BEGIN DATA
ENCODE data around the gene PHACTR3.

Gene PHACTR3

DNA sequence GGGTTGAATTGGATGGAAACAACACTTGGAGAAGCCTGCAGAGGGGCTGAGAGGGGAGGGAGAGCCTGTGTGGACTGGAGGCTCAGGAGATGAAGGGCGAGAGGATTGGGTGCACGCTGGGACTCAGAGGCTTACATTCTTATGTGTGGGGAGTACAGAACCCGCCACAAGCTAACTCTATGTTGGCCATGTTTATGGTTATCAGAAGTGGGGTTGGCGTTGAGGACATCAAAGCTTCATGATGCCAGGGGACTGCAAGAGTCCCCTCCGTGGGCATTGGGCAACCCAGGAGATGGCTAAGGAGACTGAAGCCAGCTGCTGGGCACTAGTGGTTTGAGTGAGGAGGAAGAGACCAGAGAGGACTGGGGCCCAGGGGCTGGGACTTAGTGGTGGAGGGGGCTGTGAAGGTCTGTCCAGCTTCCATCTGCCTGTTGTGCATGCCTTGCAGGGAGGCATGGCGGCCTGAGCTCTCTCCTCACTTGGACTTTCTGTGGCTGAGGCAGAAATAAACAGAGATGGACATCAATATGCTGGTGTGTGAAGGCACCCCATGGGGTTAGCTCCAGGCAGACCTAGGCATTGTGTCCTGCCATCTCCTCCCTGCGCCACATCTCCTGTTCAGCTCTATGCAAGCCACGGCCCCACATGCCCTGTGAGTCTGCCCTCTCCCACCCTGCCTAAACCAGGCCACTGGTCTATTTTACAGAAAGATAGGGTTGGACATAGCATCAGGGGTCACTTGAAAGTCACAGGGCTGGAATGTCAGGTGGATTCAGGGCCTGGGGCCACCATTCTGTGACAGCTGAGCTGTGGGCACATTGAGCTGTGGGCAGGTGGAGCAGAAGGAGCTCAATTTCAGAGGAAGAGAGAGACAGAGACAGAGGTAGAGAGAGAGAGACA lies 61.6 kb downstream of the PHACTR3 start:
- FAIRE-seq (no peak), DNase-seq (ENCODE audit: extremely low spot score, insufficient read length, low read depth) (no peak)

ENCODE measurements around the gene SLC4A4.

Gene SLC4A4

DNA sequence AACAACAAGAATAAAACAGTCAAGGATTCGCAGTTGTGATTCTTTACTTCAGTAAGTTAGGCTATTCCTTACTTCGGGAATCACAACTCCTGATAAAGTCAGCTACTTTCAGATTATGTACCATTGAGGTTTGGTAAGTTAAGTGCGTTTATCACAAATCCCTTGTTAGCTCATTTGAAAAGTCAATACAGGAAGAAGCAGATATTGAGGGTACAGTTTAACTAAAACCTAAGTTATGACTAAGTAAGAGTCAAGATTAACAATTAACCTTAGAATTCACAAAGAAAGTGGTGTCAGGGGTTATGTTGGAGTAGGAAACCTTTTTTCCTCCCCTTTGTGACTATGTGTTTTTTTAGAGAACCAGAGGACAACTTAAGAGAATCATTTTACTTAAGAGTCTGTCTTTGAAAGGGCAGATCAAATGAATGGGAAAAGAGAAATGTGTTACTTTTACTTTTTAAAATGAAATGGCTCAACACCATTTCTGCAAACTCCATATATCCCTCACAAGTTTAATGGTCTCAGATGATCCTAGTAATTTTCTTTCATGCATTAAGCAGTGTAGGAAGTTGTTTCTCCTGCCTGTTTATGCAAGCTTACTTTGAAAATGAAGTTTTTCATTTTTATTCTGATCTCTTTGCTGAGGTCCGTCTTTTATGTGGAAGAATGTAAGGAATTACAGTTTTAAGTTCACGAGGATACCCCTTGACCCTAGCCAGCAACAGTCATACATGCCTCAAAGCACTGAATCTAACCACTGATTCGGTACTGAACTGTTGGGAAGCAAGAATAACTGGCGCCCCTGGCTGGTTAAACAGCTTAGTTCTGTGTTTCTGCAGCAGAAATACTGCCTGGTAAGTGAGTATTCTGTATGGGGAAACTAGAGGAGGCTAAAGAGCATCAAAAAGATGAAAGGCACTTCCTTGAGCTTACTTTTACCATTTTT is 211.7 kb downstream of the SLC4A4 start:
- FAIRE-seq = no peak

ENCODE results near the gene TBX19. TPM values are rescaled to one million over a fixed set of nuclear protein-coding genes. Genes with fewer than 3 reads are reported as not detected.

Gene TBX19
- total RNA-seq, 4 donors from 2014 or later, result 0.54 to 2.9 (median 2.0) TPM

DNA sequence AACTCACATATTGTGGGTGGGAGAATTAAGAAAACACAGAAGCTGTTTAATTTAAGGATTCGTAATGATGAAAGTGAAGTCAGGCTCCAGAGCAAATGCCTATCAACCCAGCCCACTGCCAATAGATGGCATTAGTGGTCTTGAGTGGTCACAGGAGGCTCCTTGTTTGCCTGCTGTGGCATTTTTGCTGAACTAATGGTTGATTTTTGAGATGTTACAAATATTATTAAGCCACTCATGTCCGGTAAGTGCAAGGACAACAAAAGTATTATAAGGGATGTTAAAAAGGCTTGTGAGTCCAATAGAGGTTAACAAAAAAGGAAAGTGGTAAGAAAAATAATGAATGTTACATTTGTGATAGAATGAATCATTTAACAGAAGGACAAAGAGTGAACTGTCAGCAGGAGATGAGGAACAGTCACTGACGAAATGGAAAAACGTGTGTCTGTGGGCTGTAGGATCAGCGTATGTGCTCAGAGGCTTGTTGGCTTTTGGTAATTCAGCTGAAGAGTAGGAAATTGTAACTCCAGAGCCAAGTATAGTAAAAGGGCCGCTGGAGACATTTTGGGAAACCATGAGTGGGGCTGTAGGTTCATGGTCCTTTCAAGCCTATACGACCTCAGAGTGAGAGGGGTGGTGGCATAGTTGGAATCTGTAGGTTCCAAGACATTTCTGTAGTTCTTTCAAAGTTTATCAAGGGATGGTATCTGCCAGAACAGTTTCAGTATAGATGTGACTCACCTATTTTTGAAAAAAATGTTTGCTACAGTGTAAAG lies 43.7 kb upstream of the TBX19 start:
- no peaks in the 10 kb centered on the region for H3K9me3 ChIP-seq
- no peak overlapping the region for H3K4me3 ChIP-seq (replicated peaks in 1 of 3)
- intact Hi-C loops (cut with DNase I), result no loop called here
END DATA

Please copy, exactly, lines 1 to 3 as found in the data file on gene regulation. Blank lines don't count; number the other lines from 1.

ENCODE data around the gene PHACTR3.

Gene PHACTR3

DNA sequence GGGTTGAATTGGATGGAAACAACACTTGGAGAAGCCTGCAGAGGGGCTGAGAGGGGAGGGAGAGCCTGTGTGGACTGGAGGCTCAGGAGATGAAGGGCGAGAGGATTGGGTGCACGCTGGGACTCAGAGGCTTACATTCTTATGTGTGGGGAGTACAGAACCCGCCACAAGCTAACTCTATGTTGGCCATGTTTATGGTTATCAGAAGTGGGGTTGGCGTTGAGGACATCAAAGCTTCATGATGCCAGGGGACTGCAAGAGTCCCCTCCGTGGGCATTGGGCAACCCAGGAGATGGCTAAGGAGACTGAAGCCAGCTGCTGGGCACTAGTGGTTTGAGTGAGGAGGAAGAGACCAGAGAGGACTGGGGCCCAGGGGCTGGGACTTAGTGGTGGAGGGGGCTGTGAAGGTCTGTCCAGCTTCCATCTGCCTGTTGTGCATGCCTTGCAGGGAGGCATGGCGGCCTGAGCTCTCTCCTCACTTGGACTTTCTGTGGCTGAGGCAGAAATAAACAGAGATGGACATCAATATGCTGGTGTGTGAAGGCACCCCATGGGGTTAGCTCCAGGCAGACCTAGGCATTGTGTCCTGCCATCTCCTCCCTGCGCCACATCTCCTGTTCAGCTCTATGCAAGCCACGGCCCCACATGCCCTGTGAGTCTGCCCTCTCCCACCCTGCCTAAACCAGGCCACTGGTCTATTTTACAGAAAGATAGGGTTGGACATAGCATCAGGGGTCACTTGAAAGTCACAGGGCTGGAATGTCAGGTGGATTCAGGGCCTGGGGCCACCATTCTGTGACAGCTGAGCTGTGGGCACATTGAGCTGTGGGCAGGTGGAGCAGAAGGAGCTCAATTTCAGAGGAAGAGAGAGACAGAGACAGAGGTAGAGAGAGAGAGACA lies 61.6 kb downstream of the PHACTR3 start: